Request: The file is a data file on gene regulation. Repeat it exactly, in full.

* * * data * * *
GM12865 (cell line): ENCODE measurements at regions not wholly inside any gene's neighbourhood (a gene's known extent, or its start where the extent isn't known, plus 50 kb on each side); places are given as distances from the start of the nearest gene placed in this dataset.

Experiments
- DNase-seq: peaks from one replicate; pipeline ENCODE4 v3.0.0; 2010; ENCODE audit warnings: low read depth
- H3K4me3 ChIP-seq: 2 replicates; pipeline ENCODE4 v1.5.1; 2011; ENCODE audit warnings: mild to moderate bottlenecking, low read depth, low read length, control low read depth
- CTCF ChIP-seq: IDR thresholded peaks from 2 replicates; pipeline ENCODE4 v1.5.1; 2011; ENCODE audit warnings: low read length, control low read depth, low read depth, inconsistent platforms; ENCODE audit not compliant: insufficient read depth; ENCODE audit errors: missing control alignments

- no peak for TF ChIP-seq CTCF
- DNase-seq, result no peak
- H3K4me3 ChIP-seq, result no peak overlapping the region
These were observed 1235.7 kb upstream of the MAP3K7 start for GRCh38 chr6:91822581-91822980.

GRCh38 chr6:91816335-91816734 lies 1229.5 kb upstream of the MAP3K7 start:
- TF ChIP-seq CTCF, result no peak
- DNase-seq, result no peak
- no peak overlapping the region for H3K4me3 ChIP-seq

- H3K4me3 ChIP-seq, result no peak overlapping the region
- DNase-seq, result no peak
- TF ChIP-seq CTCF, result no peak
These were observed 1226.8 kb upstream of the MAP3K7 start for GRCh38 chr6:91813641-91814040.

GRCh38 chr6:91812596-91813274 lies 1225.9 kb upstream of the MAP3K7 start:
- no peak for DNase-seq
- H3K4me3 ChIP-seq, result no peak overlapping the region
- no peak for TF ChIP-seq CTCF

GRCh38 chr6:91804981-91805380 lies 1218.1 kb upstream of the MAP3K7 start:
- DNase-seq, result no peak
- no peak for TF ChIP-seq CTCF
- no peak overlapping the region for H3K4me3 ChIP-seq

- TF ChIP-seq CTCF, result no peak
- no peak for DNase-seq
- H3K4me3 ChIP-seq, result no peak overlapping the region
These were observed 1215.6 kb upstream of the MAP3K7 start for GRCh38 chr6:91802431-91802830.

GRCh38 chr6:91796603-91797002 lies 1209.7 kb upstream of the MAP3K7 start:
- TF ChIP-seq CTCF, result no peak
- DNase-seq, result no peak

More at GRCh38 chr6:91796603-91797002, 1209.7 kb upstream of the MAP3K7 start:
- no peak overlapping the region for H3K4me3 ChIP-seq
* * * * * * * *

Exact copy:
GM12865 (cell line): ENCODE measurements at regions not wholly inside any gene's neighbourhood (a gene's known extent, or its start where the extent isn't known, plus 50 kb on each side); places are given as distances from the start of the nearest gene placed in this dataset.

Experiments
- DNase-seq: peaks from one replicate; pipeline ENCODE4 v3.0.0; 2010; ENCODE audit warnings: low read depth
- H3K4me3 ChIP-seq: 2 replicates; pipeline ENCODE4 v1.5.1; 2011; ENCODE audit warnings: mild to moderate bottlenecking, low read depth, low read length, control low read depth
- CTCF ChIP-seq: IDR thresholded peaks from 2 replicates; pipeline ENCODE4 v1.5.1; 2011; ENCODE audit warnings: low read length, control low read depth, low read depth, inconsistent platforms; ENCODE audit not compliant: insufficient read depth; ENCODE audit errors: missing control alignments

- no peak for TF ChIP-seq CTCF
- DNase-seq, result no peak
- H3K4me3 ChIP-seq, result no peak overlapping the region
These were observed 1235.7 kb upstream of the MAP3K7 start for GRCh38 chr6:91822581-91822980.

GRCh38 chr6:91816335-91816734 lies 1229.5 kb upstream of the MAP3K7 start:
- TF ChIP-seq CTCF, result no peak
- DNase-seq, result no peak
- no peak overlapping the region for H3K4me3 ChIP-seq

- H3K4me3 ChIP-seq, result no peak overlapping the region
- DNase-seq, result no peak
- TF ChIP-seq CTCF, result no peak
These were observed 1226.8 kb upstream of the MAP3K7 start for GRCh38 chr6:91813641-91814040.

GRCh38 chr6:91812596-91813274 lies 1225.9 kb upstream of the MAP3K7 start:
- no peak for DNase-seq
- H3K4me3 ChIP-seq, result no peak overlapping the region
- no peak for TF ChIP-seq CTCF

GRCh38 chr6:91804981-91805380 lies 1218.1 kb upstream of the MAP3K7 start:
- DNase-seq, result no peak
- no peak for TF ChIP-seq CTCF
- no peak overlapping the region for H3K4me3 ChIP-seq

- TF ChIP-seq CTCF, result no peak
- no peak for DNase-seq
- H3K4me3 ChIP-seq, result no peak overlapping the region
These were observed 1215.6 kb upstream of the MAP3K7 start for GRCh38 chr6:91802431-91802830.

GRCh38 chr6:91796603-91797002 lies 1209.7 kb upstream of the MAP3K7 start:
- TF ChIP-seq CTCF, result no peak
- DNase-seq, result no peak

More at GRCh38 chr6:91796603-91797002, 1209.7 kb upstream of the MAP3K7 start:
- no peak overlapping the region for H3K4me3 ChIP-seq